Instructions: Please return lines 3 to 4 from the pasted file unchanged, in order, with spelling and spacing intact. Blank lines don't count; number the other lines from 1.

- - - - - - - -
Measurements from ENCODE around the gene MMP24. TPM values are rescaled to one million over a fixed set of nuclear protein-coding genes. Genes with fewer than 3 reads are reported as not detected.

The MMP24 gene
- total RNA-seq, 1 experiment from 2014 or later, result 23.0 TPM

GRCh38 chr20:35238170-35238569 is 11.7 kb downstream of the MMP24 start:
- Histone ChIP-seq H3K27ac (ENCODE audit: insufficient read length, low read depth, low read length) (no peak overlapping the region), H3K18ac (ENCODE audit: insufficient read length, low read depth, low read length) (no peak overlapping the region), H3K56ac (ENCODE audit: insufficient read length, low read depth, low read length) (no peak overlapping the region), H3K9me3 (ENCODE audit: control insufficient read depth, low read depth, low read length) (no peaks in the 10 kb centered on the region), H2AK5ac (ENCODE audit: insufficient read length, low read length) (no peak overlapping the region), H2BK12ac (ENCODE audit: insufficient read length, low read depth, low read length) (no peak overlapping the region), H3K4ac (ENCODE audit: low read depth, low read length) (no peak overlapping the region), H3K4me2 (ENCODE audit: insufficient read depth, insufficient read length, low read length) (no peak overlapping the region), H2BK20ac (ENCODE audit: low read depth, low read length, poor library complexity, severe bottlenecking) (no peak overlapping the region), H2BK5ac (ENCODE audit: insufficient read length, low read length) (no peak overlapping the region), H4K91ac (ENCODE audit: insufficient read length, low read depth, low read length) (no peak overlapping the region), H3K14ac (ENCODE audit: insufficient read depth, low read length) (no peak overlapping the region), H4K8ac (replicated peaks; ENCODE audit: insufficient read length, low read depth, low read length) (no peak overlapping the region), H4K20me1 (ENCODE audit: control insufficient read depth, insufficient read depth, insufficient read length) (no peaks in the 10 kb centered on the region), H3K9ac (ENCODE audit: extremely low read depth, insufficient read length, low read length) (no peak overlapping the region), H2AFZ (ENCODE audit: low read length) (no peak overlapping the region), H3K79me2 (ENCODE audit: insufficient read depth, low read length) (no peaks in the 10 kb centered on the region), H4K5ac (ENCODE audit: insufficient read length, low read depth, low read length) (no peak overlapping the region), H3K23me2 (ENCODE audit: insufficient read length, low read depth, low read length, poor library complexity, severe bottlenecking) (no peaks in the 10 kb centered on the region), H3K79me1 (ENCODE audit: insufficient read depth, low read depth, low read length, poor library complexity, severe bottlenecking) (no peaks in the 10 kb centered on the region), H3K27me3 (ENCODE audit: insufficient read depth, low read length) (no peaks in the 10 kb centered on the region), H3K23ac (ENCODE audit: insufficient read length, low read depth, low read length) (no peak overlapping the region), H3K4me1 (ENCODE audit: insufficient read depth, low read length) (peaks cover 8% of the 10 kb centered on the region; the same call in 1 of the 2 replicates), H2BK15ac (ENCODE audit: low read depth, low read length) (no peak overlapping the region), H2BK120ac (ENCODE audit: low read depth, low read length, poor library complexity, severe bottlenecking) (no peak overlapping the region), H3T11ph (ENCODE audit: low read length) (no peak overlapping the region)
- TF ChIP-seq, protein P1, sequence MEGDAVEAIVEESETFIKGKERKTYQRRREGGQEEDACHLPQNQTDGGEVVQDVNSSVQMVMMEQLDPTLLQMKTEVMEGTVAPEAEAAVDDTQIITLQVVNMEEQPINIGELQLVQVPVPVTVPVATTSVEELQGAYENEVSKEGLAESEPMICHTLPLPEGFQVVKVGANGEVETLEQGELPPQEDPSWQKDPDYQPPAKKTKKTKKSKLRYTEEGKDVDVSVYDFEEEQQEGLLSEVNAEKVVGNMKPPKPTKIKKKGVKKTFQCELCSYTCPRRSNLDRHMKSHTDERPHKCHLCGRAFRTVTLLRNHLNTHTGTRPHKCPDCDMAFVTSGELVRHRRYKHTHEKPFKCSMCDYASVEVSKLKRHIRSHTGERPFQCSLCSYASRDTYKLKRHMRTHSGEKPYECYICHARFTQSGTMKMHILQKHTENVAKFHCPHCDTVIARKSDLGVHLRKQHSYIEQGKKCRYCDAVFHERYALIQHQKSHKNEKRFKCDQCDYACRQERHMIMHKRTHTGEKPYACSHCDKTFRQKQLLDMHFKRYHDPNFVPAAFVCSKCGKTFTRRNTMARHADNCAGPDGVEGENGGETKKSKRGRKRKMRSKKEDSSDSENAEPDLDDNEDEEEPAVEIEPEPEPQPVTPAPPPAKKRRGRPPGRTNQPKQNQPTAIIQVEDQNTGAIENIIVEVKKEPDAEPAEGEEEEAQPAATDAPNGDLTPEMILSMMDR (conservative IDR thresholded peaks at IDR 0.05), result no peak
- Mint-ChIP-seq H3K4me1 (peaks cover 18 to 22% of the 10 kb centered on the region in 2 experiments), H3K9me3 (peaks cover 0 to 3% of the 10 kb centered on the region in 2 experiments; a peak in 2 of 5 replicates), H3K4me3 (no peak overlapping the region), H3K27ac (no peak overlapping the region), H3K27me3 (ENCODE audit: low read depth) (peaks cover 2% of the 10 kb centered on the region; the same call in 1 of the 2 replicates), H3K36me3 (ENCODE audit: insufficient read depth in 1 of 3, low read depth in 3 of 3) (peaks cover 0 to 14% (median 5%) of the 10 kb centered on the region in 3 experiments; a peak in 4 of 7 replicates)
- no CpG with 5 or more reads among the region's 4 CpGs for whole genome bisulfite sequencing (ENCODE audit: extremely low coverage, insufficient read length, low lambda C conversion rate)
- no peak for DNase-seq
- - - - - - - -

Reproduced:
- total RNA-seq, 1 experiment from 2014 or later, result 23.0 TPM

GRCh38 chr20:35238170-35238569 is 11.7 kb downstream of the MMP24 start: